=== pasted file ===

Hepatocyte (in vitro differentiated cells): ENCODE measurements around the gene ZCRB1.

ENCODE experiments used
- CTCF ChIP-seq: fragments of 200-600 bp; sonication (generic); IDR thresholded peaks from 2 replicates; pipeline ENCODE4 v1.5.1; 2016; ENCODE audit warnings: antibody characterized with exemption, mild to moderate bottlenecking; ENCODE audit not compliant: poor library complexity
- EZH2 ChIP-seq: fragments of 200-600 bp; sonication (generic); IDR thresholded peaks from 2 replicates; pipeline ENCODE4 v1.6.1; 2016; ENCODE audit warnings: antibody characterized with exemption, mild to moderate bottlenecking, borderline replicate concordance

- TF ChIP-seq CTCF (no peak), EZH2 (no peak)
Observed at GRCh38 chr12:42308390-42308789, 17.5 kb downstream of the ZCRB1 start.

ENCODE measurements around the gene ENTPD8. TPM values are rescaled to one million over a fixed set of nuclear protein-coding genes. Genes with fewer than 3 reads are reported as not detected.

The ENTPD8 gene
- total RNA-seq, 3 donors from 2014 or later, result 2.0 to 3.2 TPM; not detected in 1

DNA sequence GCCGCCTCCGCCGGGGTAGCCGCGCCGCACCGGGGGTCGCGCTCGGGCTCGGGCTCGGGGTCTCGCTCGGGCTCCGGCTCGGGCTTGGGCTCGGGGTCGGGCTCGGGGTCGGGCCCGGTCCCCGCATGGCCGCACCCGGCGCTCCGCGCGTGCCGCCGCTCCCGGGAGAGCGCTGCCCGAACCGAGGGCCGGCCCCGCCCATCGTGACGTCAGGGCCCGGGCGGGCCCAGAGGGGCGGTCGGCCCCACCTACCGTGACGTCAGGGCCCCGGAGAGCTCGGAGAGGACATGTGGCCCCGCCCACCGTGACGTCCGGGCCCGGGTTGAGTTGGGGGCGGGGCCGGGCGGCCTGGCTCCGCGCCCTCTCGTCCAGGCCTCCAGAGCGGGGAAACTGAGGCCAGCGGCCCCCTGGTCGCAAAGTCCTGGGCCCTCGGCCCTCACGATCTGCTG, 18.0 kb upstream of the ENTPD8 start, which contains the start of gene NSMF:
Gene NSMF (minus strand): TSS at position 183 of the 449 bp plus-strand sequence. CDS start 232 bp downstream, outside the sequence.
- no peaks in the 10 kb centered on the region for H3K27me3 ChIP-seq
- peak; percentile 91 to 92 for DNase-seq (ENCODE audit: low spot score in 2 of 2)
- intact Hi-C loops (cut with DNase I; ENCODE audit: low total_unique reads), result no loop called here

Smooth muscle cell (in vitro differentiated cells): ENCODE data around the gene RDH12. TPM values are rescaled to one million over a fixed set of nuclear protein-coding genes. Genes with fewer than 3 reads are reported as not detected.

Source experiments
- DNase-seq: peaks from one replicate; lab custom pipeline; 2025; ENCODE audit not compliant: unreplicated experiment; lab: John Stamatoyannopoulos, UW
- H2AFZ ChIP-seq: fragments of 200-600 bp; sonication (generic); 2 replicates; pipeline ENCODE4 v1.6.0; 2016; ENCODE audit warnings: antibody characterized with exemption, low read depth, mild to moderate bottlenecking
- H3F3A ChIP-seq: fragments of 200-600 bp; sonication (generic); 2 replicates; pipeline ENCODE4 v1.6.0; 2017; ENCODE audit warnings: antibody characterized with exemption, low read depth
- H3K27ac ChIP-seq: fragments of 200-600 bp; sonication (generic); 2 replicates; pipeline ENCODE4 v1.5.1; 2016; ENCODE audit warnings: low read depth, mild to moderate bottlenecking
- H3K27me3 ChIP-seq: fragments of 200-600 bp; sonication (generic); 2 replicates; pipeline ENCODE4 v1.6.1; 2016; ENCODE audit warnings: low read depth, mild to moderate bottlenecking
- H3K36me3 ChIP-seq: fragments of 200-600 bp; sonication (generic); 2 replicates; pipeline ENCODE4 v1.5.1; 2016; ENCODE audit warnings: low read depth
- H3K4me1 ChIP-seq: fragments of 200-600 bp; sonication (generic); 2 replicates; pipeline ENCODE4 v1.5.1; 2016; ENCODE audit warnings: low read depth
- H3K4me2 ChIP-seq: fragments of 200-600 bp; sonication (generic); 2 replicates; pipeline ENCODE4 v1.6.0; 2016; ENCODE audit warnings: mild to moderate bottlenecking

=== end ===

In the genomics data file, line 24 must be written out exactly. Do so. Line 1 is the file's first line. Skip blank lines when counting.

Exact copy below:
- H3K4me2 ChIP-seq: fragments of 200-600 bp; sonication (generic); 2 replicates; pipeline ENCODE4 v1.6.0; 2016; ENCODE audit warnings: mild to moderate bottlenecking